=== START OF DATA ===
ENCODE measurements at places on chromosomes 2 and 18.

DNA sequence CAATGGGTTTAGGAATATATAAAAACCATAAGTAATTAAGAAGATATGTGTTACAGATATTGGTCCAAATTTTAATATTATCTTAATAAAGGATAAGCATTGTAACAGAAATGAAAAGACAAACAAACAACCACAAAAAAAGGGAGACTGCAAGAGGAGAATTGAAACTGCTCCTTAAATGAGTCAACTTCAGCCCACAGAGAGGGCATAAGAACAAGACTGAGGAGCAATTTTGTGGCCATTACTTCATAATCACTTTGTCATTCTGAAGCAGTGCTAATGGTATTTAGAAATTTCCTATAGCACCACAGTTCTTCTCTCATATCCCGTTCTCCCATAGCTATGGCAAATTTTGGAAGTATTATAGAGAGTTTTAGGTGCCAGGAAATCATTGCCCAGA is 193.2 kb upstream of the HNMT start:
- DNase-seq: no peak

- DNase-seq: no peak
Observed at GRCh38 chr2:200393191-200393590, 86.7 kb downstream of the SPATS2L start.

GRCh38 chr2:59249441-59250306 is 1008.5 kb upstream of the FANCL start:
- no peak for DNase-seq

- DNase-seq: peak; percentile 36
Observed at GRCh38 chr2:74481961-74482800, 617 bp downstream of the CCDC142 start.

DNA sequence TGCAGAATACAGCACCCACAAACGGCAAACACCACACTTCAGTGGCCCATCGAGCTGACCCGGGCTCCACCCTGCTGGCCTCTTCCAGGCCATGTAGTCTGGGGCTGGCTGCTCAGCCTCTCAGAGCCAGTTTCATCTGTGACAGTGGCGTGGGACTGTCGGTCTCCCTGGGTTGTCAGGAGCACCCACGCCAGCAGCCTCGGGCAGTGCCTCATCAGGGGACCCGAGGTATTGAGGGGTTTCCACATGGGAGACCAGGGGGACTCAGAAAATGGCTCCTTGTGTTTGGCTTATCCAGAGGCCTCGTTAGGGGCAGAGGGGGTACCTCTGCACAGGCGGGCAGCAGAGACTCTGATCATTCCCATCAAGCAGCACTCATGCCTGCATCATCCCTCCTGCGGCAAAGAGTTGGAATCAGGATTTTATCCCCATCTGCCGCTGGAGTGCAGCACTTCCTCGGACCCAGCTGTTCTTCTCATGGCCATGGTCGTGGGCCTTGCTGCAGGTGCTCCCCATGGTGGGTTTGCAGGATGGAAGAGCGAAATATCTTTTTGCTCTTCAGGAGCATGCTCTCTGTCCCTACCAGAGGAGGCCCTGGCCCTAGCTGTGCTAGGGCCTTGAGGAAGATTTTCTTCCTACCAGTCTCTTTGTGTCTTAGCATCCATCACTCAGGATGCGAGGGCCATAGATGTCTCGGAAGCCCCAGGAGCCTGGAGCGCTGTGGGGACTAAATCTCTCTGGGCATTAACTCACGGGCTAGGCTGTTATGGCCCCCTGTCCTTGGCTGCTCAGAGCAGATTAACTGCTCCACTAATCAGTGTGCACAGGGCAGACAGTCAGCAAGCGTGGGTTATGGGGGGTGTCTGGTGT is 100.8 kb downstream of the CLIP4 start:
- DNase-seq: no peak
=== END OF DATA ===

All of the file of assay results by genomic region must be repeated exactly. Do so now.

ENCODE measurements at places on chromosomes 2 and 18.

DNA sequence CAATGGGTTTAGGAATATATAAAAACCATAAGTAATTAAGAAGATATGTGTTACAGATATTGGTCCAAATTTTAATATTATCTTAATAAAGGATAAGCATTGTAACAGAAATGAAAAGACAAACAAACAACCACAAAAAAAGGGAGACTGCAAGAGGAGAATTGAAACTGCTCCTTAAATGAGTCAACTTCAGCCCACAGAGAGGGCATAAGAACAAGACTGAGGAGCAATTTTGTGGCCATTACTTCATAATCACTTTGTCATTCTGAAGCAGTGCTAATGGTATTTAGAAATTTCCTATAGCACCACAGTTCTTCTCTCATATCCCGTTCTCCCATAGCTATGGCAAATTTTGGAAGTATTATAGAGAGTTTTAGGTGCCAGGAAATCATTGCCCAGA is 193.2 kb upstream of the HNMT start:
- DNase-seq: no peak

- DNase-seq: no peak
Observed at GRCh38 chr2:200393191-200393590, 86.7 kb downstream of the SPATS2L start.

GRCh38 chr2:59249441-59250306 is 1008.5 kb upstream of the FANCL start:
- no peak for DNase-seq

- DNase-seq: peak; percentile 36
Observed at GRCh38 chr2:74481961-74482800, 617 bp downstream of the CCDC142 start.

DNA sequence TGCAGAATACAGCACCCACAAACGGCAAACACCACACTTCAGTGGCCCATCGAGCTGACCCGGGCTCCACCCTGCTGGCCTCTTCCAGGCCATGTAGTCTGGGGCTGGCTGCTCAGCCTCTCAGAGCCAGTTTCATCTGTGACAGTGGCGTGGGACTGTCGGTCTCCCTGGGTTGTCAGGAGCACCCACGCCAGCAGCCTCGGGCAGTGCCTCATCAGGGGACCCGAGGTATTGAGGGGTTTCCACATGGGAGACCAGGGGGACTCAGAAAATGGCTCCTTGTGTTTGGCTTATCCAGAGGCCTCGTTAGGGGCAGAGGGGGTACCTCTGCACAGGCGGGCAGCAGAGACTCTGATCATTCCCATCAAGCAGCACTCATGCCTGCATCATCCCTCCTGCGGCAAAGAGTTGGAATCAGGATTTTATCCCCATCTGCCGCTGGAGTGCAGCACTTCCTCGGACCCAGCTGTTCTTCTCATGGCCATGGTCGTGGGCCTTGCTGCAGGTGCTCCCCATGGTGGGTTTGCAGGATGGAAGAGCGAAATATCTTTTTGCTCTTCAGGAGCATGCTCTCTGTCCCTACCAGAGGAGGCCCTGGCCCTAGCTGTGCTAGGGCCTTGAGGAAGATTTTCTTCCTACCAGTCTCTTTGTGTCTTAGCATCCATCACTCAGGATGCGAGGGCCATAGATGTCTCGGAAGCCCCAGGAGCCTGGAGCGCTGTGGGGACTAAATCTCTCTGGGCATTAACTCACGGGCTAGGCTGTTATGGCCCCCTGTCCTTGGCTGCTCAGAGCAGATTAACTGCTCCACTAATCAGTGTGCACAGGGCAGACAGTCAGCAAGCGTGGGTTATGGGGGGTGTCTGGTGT is 100.8 kb downstream of the CLIP4 start:
- DNase-seq: no peak